Tacking sails to a satellite
Satellites ending their working lifetimes could sprout sails in future to ensure they are dragged down into Earth’s atmosphere, keeping crucial low orbits free of space debris. ESA’s Clean Space initiative is looking to test how this promising concept might work in practice.
In 2008 ESA pledged to remove satellites from key orbits within 25 years after their missions have ended.
The most straightforward method of satellite disposal would be to reserve sufficient propellant to steer the satellite downwards – but this might seriously drive up the satellite mass while cutting the overall mission lifetime.
What are sometimes called ‘terminator’ or drag sails, deployed to increase the drag on low-orbiting satellites at the top of the atmosphere, are a low-cost, low-mass alternative.
ESA has researched various aspects of sail technology, including deployable booms and suitable ultra-light sail membranes.
Now ESA’s Clean Space initiative has issued a pair of research contracts: one to design a complete sail subsystem and another to select an optimal sail material, going on to produce testable ‘breadboard’ prototypes and devise plans for follow-on development.
The aim for the ‘Architectural Design and Testing of a De-orbiting subsystem’ tender is to consider the trade-offs of the various available technologies and design an overall subsystem that could easily be accommodated on a variety of satellites.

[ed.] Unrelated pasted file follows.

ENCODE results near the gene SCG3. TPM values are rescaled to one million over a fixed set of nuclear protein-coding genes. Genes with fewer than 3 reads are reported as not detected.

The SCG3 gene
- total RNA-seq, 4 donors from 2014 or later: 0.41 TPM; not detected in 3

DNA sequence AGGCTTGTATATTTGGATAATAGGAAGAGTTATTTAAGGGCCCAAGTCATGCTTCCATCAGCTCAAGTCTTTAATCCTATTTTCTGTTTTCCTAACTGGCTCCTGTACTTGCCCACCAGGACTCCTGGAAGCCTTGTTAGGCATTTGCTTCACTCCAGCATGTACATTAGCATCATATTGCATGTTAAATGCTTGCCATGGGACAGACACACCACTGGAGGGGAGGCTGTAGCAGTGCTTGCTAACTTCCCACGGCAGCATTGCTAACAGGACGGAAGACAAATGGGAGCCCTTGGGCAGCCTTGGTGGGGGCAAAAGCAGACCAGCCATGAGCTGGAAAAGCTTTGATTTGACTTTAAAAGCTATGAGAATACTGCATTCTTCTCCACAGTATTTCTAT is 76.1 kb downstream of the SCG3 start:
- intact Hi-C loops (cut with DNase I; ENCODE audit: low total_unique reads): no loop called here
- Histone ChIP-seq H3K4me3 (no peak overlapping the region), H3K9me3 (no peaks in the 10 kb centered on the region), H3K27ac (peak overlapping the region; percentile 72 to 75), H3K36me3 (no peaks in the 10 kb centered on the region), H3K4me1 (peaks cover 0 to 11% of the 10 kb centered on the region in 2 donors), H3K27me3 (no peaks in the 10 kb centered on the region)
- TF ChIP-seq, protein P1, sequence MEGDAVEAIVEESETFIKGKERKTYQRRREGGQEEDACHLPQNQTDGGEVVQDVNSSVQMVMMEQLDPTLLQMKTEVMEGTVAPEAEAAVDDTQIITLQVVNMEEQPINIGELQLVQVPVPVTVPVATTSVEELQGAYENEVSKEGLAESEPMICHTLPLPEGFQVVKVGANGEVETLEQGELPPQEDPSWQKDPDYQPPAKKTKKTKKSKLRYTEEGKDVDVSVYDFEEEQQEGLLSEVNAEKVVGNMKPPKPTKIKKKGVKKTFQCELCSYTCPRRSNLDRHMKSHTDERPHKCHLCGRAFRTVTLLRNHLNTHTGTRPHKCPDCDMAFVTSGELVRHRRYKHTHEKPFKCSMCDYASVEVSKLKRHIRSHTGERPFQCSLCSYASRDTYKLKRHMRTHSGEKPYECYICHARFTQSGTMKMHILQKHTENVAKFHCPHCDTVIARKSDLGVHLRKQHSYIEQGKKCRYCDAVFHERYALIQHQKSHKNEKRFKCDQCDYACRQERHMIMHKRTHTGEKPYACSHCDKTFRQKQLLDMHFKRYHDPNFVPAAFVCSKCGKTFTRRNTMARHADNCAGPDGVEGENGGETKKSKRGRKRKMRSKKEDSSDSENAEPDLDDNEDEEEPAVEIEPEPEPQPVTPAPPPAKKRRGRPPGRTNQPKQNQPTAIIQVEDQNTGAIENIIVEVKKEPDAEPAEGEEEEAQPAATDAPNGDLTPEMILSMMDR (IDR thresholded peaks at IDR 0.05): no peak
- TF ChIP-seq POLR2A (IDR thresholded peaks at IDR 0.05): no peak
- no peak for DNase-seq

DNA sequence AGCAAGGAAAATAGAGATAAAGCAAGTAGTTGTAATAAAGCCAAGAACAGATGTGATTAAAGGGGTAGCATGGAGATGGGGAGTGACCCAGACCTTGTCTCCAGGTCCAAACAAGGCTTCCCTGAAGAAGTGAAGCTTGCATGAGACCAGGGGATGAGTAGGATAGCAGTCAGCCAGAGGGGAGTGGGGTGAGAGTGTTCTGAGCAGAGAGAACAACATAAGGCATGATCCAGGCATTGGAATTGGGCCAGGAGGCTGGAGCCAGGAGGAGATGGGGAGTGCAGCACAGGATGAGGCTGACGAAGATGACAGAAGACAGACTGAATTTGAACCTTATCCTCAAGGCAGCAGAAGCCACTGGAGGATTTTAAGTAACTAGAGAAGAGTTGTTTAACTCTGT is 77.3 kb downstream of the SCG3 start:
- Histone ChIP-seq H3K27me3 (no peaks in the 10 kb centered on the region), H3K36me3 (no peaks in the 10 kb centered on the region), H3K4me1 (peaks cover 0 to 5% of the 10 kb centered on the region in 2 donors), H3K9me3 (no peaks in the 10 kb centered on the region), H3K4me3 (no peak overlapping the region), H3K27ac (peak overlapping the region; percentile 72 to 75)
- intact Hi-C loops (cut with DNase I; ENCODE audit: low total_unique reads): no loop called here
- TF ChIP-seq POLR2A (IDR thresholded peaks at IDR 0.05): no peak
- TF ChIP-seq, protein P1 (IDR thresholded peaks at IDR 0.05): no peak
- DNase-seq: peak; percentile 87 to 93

This subsystem is intended to be modular and scalable – its scale, and the area of its sail, could be varied based on the size and altitude of its satellite host: the higher the satellite, the greater the need to augment its atmospheric drag.
For the purpose of the study, the intention is to design a unit to serve a satellite compact enough to be launched by ESA’s Vega rocket, able to transport satellites of 150 kg or less into low-Earth orbit.
The challenge is to come up with a unit that can endure years of storage before it is finally put to use, before finally deploying flawlessly, with sails solidly attached to the booms to provide all the necessary strength and stiffness.
Potentially relevant technologies include deployable booms based on carbon-fibre reinforced polymer, developed by Germany’s DLR space agency, and inflatable booms incorporating a new resin material and LED-based curing developed by ESA together with Airbus Space and Defence. Ground-based deployment of 20 x 20 m sails have been tested on the ground, while a 5 x 5 m gossamer sail engineering model has also been demonstrated.
Once the breadboard is complete it will undergo rigorous thermal vacuum testing to ensure it can withstand the space environment over many years.
Clean Space’s second ‘Deployable Membrane’ tender involves a review of all available membrane materials to select an optimal candidate for a drag sail.
This material would need to be compatible with parachute-style packaging, withstand years of ageing, be reliably unfurled, and – once deployed in open space – endure years of meteoroid and space debris damage, ultraviolet and particle radiation, thermal extremes and outgassing.
A prototype breadboard and test rig would then be produced for practical testing, with plans drawn up for future development.
For more information, check these two new invitation to tender packages, accessible via ESA’s Electronic Mailing Invitation to Tender System (EMITS).